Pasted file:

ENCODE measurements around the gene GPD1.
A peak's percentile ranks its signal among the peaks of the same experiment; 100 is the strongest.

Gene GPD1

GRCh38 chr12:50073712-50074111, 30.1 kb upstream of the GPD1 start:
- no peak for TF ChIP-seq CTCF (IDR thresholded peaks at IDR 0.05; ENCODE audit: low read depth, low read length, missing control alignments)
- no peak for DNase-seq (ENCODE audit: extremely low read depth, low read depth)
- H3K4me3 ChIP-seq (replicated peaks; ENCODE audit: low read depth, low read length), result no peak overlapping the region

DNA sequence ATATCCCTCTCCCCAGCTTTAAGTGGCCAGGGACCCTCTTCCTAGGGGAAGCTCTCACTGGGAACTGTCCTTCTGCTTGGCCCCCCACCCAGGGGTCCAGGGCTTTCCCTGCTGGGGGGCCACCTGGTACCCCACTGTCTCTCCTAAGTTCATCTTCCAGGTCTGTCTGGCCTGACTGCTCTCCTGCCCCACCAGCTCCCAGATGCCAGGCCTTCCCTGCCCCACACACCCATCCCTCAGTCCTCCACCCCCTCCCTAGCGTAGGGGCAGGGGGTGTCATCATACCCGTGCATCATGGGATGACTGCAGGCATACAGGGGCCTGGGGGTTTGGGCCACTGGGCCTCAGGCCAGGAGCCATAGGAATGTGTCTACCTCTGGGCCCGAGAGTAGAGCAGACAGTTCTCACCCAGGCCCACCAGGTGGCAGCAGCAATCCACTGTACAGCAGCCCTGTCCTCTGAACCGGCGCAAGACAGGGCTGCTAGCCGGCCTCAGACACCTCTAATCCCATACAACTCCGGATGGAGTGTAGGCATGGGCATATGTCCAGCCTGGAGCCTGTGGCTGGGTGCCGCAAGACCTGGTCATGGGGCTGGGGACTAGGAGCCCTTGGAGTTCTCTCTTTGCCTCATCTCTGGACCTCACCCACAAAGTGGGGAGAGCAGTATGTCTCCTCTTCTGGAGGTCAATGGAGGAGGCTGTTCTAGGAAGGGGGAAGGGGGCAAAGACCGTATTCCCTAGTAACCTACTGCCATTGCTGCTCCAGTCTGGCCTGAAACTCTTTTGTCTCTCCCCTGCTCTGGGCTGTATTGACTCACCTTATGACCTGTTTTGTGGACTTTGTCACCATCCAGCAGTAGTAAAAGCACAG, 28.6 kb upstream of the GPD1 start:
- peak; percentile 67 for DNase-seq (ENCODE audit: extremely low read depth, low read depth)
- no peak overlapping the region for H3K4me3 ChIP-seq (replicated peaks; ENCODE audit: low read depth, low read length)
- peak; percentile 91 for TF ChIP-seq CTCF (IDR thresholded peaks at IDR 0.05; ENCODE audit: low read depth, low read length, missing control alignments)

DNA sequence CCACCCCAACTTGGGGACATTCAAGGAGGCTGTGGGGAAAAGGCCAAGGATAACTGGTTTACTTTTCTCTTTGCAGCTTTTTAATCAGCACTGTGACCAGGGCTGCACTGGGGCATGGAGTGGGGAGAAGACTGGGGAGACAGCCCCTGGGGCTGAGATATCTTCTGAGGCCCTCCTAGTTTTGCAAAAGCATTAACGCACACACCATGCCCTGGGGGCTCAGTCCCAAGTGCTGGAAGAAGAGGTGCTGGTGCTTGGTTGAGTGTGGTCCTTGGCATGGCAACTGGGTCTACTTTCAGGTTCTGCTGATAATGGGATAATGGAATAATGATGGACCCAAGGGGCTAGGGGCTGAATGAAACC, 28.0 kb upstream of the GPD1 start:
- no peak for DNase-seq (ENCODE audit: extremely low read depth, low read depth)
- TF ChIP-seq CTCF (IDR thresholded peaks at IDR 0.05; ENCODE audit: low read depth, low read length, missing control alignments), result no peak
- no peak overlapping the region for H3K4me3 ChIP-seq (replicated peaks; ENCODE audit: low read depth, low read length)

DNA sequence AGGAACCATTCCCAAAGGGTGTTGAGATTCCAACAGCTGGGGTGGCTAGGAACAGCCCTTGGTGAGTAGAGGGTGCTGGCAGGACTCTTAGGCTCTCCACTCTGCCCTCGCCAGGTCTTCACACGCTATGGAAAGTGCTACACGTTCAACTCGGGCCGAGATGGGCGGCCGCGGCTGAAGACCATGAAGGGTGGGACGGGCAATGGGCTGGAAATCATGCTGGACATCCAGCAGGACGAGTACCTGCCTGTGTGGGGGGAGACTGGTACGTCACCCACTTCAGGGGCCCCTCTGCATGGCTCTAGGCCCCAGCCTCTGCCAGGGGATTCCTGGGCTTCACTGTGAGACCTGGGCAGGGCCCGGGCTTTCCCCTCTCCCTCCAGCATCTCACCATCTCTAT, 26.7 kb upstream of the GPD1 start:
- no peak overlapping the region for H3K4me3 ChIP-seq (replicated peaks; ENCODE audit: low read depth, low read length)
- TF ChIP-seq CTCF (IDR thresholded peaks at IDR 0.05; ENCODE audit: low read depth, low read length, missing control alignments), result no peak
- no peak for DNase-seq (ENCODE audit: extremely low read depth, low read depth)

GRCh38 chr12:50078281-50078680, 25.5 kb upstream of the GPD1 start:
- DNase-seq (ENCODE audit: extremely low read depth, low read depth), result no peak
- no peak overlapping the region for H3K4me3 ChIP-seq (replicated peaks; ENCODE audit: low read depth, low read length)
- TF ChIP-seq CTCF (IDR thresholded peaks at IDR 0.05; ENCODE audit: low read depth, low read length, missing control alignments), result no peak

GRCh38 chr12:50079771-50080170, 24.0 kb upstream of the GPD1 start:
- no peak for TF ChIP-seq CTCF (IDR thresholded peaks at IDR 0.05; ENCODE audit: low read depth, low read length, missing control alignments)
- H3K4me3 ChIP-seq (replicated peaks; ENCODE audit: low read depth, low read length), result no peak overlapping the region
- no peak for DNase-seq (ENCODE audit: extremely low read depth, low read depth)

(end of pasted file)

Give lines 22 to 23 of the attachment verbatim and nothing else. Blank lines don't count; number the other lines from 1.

- no peak overlapping the region for H3K4me3 ChIP-seq (replicated peaks; ENCODE audit: low read depth, low read length)
- TF ChIP-seq CTCF (IDR thresholded peaks at IDR 0.05; ENCODE audit: low read depth, low read length, missing control alignments), result no peak